This is the thirteenth edition of a research project at PoliticusUSA known as Taking Back the House. You can check out the previous edition here. The purpose of this project is to analyze each Republican Congressional district in the United States and see how likely the district can go ‘Blue.’ To do this, I will take a look at the overall demographics of the district, as well as review the historical voting patterns and the record of the Congressperson representing the district. This series will run until we’ve looked at every single district in the country, which should take us right into the 2014 campaign season.
Congressional District: Arkansas 3rd District
U.S. Representative: Steve Womack
Median Household Income: $41,109 (National Average: $51,017)
Unemployment Rate: 7.2% (National Rate: 7.2%)
Gender: 50.2% Female, 49.8% Male (National Percentages: 50.8% Female, 49.2% Male)
Age: 12.7% 65 and over (National Percentage: 12.8%)
Race: 85.2% White, 3.0% Black, 2.5% Asian, 1.2% American Indian (National Percentages: 72.4% White, 12.6% Black, 4.8% Asian, 0.9% American Indian)
Ethnicity: 87.3% Non-Hispanic, 12.7% Hispanic (National Percentages: 83.6% Non-Hispanic, 16.4% Hispanic)
Urban/Rural Population Split: 67.6% Urban, 32.4% Rural (National Split: 82% Urban, 18% Rural)
District Voting Patterns: This district has been solid Red for a very long time. Pretty much, this district switched to the Republican Party after the Dixiecrats fled the Democratic Party in the ’60s. Womack was first elected to the House in 2010. The former mayor of Rogers, AR put his hat in the race when the incumbent, John Boozman, decided to run for Senate. Womack had to slog through a seven candidate Republican primary. The primary had to go to a runoff, where he narrowly defeated Cecile Bledsoe, 52-48.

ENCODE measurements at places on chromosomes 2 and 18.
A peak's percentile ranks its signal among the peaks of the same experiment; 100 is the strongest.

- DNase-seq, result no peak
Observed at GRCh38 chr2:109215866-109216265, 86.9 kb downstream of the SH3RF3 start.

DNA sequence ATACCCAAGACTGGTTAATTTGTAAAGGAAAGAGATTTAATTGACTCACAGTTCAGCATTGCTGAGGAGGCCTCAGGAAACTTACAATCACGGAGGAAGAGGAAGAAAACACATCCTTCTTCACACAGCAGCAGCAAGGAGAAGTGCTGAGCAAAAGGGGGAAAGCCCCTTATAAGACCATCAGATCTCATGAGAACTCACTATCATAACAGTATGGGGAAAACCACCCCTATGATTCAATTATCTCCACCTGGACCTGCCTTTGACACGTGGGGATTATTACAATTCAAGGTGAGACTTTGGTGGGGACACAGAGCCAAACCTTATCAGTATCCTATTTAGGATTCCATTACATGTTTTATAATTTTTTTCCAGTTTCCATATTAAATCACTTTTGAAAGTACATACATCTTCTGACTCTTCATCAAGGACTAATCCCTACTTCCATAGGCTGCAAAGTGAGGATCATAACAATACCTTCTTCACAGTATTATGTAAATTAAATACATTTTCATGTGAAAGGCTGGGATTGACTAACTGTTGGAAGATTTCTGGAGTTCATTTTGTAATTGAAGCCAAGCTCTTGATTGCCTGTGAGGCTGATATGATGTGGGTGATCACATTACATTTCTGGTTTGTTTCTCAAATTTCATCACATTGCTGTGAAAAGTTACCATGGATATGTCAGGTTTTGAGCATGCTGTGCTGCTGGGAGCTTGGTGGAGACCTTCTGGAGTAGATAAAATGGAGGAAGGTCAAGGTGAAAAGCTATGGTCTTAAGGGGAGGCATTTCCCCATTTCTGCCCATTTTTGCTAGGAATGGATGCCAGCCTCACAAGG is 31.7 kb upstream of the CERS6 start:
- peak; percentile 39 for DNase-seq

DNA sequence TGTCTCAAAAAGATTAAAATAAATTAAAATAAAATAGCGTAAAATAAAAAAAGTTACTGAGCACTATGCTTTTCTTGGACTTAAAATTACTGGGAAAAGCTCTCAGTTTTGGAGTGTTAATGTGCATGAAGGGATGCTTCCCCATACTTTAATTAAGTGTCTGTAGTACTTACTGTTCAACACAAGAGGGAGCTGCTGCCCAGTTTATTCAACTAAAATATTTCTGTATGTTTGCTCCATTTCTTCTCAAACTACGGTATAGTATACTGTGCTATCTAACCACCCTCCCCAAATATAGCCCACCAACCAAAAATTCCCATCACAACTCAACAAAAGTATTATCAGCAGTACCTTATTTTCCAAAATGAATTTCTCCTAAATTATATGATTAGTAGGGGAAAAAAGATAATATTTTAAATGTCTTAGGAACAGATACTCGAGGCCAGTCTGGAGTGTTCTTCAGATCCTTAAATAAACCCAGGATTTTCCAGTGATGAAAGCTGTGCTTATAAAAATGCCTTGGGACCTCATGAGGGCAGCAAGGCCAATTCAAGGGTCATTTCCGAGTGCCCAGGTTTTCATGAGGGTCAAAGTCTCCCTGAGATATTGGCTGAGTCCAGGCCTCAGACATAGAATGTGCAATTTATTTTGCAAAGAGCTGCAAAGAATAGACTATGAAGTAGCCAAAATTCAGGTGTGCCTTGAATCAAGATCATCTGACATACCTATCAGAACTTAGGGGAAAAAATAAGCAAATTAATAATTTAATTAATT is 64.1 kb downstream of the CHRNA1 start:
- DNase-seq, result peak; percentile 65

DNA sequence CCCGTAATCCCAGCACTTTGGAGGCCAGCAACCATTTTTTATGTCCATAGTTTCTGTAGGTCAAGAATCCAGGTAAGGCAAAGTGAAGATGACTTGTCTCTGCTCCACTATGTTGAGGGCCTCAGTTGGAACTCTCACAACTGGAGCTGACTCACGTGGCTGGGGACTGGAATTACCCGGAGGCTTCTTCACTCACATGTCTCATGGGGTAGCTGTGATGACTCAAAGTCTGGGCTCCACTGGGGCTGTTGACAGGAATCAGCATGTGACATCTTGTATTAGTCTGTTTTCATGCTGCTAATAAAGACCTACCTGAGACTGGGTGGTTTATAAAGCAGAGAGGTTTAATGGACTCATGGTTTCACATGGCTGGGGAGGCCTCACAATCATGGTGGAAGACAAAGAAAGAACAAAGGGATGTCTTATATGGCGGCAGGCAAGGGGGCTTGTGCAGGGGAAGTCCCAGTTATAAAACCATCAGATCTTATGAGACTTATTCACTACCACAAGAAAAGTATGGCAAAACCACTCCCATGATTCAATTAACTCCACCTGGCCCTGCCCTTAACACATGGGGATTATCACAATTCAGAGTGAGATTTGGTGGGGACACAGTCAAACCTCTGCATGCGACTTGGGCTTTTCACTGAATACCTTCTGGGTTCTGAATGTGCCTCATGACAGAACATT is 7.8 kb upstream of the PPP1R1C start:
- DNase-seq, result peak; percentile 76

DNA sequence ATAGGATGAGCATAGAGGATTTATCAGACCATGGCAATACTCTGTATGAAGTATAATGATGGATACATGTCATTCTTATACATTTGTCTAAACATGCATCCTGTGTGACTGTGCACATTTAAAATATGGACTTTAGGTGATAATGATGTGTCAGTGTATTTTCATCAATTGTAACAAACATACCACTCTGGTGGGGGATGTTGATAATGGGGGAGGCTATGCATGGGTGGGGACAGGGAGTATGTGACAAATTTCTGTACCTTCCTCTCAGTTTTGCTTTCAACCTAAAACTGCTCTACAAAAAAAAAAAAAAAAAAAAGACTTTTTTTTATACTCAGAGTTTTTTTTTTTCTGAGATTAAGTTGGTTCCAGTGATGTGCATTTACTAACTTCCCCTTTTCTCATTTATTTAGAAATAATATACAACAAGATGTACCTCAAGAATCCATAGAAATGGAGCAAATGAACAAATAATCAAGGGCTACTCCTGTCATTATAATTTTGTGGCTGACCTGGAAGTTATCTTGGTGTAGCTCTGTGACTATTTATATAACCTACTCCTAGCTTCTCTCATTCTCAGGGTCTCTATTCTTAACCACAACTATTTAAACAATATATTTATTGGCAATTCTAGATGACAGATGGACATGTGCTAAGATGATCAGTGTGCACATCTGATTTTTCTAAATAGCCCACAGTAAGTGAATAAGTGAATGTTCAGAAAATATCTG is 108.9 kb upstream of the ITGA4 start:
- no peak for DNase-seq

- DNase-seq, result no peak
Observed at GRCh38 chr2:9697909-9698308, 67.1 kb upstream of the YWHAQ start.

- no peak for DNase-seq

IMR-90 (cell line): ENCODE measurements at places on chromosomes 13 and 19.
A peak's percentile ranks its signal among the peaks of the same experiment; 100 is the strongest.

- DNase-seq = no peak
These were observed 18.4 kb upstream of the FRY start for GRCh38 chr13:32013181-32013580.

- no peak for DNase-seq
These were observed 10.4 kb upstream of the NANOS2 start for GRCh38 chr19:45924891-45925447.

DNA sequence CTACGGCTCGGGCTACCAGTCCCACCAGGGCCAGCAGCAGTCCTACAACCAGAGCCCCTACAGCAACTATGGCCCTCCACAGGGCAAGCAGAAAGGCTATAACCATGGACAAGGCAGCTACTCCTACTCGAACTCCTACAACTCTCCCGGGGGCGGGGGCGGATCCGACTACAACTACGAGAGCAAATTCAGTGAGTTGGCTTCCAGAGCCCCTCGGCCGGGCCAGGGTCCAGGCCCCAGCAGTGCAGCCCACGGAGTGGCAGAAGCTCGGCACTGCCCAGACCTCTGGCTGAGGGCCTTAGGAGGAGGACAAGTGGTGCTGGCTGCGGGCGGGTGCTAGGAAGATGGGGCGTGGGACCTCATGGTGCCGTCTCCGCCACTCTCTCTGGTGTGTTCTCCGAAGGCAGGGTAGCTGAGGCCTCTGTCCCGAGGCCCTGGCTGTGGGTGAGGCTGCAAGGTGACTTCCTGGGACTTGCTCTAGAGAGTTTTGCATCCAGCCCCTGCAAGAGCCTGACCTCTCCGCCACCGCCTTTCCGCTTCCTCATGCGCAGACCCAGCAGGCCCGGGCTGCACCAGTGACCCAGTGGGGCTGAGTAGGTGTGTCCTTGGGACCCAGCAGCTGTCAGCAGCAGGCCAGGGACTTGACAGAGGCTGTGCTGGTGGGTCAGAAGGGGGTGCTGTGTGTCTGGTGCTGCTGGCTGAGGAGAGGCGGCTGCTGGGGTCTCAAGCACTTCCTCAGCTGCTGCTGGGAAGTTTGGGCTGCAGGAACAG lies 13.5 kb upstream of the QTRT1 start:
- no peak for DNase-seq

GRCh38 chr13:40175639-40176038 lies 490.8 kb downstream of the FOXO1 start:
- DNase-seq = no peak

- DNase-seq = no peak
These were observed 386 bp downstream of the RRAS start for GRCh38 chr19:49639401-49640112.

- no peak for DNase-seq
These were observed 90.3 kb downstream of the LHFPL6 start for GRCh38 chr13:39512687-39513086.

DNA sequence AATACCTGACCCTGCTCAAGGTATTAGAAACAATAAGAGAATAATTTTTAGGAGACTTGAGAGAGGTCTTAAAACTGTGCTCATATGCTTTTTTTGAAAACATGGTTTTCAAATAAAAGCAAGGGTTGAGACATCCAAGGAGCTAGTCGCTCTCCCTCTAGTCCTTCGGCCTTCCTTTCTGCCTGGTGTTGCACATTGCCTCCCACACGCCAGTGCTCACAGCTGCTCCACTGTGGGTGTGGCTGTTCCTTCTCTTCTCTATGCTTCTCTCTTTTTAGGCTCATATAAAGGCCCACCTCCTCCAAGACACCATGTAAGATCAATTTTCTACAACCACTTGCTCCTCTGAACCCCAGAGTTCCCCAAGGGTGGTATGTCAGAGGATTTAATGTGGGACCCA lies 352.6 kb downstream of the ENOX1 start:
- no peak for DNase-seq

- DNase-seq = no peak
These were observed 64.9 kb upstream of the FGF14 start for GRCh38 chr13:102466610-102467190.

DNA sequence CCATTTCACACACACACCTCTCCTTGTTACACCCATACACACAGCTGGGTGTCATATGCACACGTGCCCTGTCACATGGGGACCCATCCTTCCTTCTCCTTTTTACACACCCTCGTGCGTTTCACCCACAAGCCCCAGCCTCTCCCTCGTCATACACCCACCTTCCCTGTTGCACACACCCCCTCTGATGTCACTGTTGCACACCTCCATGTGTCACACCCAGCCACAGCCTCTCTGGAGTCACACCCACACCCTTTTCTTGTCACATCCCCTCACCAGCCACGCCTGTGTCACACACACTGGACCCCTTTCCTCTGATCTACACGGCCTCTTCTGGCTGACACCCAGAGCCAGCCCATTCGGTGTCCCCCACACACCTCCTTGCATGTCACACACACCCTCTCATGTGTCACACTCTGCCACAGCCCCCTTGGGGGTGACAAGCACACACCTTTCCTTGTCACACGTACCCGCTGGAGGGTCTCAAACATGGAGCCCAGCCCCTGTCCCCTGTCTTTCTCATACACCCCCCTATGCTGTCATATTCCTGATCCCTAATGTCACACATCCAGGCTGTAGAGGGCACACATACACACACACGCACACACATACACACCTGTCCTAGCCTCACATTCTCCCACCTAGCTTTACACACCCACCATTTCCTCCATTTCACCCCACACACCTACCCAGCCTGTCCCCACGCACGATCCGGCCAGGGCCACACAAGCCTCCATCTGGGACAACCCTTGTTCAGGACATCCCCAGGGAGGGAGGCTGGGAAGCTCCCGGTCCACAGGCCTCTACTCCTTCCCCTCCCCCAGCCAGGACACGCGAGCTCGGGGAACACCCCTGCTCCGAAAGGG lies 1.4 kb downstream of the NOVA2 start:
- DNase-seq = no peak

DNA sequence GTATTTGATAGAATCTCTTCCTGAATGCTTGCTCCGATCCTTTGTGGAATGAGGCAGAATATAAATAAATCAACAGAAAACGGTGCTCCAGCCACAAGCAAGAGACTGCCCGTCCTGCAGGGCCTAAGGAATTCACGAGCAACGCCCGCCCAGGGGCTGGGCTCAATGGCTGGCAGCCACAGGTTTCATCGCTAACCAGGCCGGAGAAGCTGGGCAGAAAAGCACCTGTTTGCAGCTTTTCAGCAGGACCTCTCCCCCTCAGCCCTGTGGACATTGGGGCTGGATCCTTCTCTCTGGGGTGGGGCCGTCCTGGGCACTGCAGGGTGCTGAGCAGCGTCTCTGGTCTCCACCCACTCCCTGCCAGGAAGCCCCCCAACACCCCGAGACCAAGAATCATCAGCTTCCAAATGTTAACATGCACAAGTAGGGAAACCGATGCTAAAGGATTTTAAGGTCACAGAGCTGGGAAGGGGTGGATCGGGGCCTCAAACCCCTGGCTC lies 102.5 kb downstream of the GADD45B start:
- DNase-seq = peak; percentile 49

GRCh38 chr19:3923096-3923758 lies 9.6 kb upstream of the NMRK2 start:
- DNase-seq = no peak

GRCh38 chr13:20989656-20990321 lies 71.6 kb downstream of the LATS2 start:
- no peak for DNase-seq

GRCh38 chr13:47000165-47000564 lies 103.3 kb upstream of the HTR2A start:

In both 2010 and 2012, Womack has faced no major opposition during the general elections. In 2010, he defeated Democrat David Whitaker by 45 points. The 2012 election was even more of a blowout, as Democrat Ken Aden had to dropout late in the campaign. Womack won by 60 points over Green Party candidate Rebekah Kennedy. The last time a Democrat even got within 10 points in an election in the 3rd was 1992, when John VanWinkle was defeated by Tim Hutchinson by a three-point margin. In the Presidential elections, Mitt Romney carried the district by 34 points in 2012. In 2008, John MCCain won by a 64-34 margin.
Congressional Activity by Womack: Womack is currently on the Appropriations Committee. In terms of ideology, one thing that Womack is known for is his fierce stance on immigration. While mayor of Rogers, he was elected by running a tough anti-immigration platform. His actions led to a class action suit being brought against the city for racial profiling as he put two INS agents on the police force. Since coming to Congress, he has continued to speak out against illegal immigration. He is especially opposed to anything he feels promotes ‘amnesty’ to undocumented workers.
Considering he is a Southern Republican, it should come as no surprise that Womack is pro-life, against same-sex marriage and against any expanded gun control. He is pretty much a true rank-and-file Republican, as per OpenCongress, he’s voted with his party 97% of the time. However, he has taken made sure to vote against the Republican majority in two key instances: the ‘Fiscal Cliff’ bill on January 1st, 2013 and the Continuing Appropriations Act of 2014, which raised the debt ceiling and reopened the federal government.